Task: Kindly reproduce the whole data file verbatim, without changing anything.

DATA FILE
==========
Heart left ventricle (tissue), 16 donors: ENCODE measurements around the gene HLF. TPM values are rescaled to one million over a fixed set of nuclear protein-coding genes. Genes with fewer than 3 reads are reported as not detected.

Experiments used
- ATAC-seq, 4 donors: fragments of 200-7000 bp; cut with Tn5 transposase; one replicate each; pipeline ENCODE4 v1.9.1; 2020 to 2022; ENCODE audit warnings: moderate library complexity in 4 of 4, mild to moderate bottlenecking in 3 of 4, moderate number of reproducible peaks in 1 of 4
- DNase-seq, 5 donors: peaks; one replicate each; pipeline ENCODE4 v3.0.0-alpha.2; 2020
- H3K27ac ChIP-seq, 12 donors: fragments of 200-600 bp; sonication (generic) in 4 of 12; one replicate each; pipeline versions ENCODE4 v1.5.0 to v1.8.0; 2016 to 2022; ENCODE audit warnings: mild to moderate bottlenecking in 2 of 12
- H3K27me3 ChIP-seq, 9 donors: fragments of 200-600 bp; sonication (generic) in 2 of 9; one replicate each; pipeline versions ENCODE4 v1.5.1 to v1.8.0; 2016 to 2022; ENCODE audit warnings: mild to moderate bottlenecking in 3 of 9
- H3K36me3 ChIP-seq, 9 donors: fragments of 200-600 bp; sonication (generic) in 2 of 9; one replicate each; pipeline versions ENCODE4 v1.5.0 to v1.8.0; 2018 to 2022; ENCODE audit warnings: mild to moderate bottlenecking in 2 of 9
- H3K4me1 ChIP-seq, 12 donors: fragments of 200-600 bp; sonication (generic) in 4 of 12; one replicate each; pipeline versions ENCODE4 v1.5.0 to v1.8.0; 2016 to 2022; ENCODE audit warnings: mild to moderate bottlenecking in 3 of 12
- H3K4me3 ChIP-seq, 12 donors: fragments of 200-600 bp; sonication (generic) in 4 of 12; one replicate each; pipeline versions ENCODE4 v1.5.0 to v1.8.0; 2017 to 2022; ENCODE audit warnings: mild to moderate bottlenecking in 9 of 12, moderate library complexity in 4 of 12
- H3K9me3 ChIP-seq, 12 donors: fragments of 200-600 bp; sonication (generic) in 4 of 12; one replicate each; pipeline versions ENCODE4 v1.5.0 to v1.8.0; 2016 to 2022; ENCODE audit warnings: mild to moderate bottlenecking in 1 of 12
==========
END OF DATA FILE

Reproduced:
Heart left ventricle (tissue), 16 donors: ENCODE measurements around the gene HLF. TPM values are rescaled to one million over a fixed set of nuclear protein-coding genes. Genes with fewer than 3 reads are reported as not detected.

Experiments used
- ATAC-seq, 4 donors: fragments of 200-7000 bp; cut with Tn5 transposase; one replicate each; pipeline ENCODE4 v1.9.1; 2020 to 2022; ENCODE audit warnings: moderate library complexity in 4 of 4, mild to moderate bottlenecking in 3 of 4, moderate number of reproducible peaks in 1 of 4
- DNase-seq, 5 donors: peaks; one replicate each; pipeline ENCODE4 v3.0.0-alpha.2; 2020
- H3K27ac ChIP-seq, 12 donors: fragments of 200-600 bp; sonication (generic) in 4 of 12; one replicate each; pipeline versions ENCODE4 v1.5.0 to v1.8.0; 2016 to 2022; ENCODE audit warnings: mild to moderate bottlenecking in 2 of 12
- H3K27me3 ChIP-seq, 9 donors: fragments of 200-600 bp; sonication (generic) in 2 of 9; one replicate each; pipeline versions ENCODE4 v1.5.1 to v1.8.0; 2016 to 2022; ENCODE audit warnings: mild to moderate bottlenecking in 3 of 9
- H3K36me3 ChIP-seq, 9 donors: fragments of 200-600 bp; sonication (generic) in 2 of 9; one replicate each; pipeline versions ENCODE4 v1.5.0 to v1.8.0; 2018 to 2022; ENCODE audit warnings: mild to moderate bottlenecking in 2 of 9
- H3K4me1 ChIP-seq, 12 donors: fragments of 200-600 bp; sonication (generic) in 4 of 12; one replicate each; pipeline versions ENCODE4 v1.5.0 to v1.8.0; 2016 to 2022; ENCODE audit warnings: mild to moderate bottlenecking in 3 of 12
- H3K4me3 ChIP-seq, 12 donors: fragments of 200-600 bp; sonication (generic) in 4 of 12; one replicate each; pipeline versions ENCODE4 v1.5.0 to v1.8.0; 2017 to 2022; ENCODE audit warnings: mild to moderate bottlenecking in 9 of 12, moderate library complexity in 4 of 12
- H3K9me3 ChIP-seq, 12 donors: fragments of 200-600 bp; sonication (generic) in 4 of 12; one replicate each; pipeline versions ENCODE4 v1.5.0 to v1.8.0; 2016 to 2022; ENCODE audit warnings: mild to moderate bottlenecking in 1 of 12